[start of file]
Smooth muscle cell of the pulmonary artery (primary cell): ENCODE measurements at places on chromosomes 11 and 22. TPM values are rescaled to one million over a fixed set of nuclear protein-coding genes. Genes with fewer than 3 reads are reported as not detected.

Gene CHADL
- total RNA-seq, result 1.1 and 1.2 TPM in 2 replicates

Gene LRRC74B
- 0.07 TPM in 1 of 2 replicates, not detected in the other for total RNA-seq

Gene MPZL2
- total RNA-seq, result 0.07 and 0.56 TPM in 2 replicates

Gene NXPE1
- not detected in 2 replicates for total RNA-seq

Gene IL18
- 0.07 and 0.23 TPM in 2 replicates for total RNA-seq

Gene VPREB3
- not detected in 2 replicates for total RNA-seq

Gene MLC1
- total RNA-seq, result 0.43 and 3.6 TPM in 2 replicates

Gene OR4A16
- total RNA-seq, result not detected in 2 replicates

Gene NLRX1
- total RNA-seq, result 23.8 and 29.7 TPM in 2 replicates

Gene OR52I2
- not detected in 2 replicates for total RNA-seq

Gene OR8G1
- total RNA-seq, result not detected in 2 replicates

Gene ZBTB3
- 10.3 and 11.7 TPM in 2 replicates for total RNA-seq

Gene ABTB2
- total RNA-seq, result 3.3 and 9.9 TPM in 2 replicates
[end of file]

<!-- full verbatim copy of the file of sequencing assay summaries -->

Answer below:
Smooth muscle cell of the pulmonary artery (primary cell): ENCODE measurements at places on chromosomes 11 and 22. TPM values are rescaled to one million over a fixed set of nuclear protein-coding genes. Genes with fewer than 3 reads are reported as not detected.

Gene CHADL
- total RNA-seq, result 1.1 and 1.2 TPM in 2 replicates

Gene LRRC74B
- 0.07 TPM in 1 of 2 replicates, not detected in the other for total RNA-seq

Gene MPZL2
- total RNA-seq, result 0.07 and 0.56 TPM in 2 replicates

Gene NXPE1
- not detected in 2 replicates for total RNA-seq

Gene IL18
- 0.07 and 0.23 TPM in 2 replicates for total RNA-seq

Gene VPREB3
- not detected in 2 replicates for total RNA-seq

Gene MLC1
- total RNA-seq, result 0.43 and 3.6 TPM in 2 replicates

Gene OR4A16
- total RNA-seq, result not detected in 2 replicates

Gene NLRX1
- total RNA-seq, result 23.8 and 29.7 TPM in 2 replicates

Gene OR52I2
- not detected in 2 replicates for total RNA-seq

Gene OR8G1
- total RNA-seq, result not detected in 2 replicates

Gene ZBTB3
- 10.3 and 11.7 TPM in 2 replicates for total RNA-seq

Gene ABTB2
- total RNA-seq, result 3.3 and 9.9 TPM in 2 replicates